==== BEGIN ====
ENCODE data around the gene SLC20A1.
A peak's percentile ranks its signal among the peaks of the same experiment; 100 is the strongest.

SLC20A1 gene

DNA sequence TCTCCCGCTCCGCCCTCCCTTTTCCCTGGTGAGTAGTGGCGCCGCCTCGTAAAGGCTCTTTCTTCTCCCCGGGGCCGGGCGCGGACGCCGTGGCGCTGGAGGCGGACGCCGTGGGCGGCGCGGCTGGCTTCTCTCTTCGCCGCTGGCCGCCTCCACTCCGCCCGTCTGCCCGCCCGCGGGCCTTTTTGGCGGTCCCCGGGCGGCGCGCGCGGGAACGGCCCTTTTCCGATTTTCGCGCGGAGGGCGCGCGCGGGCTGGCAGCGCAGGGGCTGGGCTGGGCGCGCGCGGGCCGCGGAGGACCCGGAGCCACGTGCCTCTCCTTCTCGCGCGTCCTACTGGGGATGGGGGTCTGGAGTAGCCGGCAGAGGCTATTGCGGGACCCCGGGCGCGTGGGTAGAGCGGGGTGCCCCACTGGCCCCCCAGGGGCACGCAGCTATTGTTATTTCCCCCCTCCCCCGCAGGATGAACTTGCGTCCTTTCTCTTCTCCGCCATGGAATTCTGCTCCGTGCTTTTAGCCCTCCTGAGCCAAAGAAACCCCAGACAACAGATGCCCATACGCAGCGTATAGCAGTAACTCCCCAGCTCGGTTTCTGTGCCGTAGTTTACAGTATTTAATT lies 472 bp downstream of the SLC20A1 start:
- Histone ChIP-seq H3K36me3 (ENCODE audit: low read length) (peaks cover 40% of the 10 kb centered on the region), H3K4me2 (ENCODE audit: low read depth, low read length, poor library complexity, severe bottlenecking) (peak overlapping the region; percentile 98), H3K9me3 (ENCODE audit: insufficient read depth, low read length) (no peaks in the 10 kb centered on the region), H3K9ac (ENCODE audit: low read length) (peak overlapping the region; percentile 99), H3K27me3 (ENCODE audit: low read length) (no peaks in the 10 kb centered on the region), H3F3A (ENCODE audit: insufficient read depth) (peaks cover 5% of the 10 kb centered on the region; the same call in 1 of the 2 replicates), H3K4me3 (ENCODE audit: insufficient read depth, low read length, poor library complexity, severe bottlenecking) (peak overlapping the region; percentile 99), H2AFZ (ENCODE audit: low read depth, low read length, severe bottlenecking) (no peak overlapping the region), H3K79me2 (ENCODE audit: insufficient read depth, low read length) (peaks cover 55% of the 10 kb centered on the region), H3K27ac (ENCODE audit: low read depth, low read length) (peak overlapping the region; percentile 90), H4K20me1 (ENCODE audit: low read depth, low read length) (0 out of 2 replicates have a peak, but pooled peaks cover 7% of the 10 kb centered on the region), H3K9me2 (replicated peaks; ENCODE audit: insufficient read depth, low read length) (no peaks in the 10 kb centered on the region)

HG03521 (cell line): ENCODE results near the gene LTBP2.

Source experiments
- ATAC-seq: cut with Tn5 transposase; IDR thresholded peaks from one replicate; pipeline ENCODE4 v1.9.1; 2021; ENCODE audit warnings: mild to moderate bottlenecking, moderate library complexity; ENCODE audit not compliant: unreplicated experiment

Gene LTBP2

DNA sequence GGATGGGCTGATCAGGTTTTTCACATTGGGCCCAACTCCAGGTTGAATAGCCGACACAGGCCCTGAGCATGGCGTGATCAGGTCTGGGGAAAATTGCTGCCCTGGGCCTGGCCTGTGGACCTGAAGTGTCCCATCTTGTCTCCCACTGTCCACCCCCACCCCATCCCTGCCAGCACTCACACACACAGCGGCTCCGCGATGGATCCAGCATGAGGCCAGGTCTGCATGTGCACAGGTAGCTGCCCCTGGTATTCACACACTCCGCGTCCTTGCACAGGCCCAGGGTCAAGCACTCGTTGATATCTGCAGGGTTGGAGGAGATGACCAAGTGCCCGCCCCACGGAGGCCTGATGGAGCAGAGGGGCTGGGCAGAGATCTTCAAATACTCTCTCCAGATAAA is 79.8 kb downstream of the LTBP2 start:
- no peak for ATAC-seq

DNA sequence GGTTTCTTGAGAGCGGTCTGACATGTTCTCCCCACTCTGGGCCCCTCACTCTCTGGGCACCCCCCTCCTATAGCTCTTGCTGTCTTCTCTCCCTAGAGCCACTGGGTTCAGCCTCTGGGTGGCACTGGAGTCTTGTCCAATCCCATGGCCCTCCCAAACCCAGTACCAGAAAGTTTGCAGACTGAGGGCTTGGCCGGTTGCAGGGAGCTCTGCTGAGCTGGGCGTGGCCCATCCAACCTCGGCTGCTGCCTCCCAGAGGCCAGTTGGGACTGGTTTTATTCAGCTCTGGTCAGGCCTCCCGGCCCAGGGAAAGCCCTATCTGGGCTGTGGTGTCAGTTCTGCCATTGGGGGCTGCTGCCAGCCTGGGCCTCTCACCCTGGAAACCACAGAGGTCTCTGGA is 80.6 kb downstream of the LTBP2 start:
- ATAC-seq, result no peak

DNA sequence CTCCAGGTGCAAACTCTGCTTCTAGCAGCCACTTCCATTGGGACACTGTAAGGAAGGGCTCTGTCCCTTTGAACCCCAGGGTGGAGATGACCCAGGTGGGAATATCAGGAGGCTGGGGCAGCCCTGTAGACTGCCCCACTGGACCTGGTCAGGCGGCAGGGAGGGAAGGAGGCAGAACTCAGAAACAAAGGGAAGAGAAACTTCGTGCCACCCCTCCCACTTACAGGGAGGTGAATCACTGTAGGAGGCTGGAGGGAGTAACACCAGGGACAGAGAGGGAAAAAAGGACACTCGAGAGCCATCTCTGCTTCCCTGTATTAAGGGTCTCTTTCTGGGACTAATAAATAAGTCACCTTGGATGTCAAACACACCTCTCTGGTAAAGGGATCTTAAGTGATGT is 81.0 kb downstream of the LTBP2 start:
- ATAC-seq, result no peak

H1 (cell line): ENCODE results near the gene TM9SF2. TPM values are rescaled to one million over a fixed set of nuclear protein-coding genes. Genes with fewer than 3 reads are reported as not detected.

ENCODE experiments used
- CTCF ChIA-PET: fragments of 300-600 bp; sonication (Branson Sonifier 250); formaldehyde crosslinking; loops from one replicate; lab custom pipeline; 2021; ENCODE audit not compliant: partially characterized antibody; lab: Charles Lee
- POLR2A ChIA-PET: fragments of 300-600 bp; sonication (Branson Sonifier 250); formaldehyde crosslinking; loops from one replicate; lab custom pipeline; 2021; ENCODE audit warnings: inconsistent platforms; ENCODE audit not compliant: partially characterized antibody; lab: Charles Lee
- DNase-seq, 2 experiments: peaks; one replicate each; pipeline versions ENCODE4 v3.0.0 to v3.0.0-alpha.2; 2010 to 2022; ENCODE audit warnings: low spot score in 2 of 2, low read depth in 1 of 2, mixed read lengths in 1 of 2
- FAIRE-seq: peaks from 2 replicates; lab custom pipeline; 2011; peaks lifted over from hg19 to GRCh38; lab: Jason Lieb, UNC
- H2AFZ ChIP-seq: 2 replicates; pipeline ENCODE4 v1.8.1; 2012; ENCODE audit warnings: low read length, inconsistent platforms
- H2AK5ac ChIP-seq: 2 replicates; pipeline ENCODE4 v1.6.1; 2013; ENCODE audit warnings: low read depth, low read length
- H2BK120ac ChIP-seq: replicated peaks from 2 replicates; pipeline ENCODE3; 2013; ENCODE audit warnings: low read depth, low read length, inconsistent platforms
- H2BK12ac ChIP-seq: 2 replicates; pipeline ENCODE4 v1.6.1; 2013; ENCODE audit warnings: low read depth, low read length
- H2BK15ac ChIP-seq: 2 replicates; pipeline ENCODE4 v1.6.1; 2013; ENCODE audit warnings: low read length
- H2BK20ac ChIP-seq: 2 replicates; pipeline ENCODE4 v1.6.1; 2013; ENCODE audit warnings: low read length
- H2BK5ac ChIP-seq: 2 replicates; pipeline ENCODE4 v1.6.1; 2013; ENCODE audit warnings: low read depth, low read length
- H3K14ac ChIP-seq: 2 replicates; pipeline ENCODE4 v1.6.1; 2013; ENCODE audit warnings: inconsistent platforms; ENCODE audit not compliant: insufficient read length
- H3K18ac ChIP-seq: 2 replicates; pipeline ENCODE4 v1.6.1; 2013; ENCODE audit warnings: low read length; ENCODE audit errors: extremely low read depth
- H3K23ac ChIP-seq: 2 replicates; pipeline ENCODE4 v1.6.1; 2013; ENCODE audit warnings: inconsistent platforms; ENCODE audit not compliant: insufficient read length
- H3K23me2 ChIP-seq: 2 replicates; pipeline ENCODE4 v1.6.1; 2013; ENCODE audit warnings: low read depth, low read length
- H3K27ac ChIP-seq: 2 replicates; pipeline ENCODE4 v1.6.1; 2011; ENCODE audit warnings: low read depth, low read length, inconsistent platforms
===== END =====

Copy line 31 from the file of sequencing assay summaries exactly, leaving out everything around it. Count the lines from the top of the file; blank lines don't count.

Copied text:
- H3K23ac ChIP-seq: 2 replicates; pipeline ENCODE4 v1.6.1; 2013; ENCODE audit warnings: inconsistent platforms; ENCODE audit not compliant: insufficient read length